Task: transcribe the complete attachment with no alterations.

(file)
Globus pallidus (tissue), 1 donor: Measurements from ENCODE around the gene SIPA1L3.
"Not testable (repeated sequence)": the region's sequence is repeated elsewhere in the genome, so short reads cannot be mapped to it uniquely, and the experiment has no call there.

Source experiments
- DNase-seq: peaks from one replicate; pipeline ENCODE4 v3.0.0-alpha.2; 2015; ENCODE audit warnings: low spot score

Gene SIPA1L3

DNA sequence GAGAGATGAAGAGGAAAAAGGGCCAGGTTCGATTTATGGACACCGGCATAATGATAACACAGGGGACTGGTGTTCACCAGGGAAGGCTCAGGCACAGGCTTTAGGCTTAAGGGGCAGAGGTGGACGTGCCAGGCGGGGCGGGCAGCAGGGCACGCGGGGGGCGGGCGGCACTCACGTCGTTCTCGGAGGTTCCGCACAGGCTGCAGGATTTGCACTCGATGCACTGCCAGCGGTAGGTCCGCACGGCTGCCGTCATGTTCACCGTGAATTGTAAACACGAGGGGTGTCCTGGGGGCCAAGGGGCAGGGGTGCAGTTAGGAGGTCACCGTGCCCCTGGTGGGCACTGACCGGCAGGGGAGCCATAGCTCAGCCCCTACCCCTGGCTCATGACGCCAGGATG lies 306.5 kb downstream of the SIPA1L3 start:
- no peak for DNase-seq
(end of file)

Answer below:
Globus pallidus (tissue), 1 donor: Measurements from ENCODE around the gene SIPA1L3.
"Not testable (repeated sequence)": the region's sequence is repeated elsewhere in the genome, so short reads cannot be mapped to it uniquely, and the experiment has no call there.

Source experiments
- DNase-seq: peaks from one replicate; pipeline ENCODE4 v3.0.0-alpha.2; 2015; ENCODE audit warnings: low spot score

Gene SIPA1L3

DNA sequence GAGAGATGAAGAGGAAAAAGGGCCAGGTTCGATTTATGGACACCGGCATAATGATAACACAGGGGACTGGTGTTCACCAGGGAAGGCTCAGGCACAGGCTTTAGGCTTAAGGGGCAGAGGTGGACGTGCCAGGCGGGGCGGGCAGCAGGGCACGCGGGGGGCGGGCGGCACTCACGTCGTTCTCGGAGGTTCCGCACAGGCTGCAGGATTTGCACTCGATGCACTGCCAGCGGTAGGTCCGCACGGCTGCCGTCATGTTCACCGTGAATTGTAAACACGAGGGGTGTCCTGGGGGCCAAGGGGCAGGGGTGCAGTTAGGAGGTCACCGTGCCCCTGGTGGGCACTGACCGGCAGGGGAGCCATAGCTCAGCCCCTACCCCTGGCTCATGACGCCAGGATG lies 306.5 kb downstream of the SIPA1L3 start:
- no peak for DNase-seq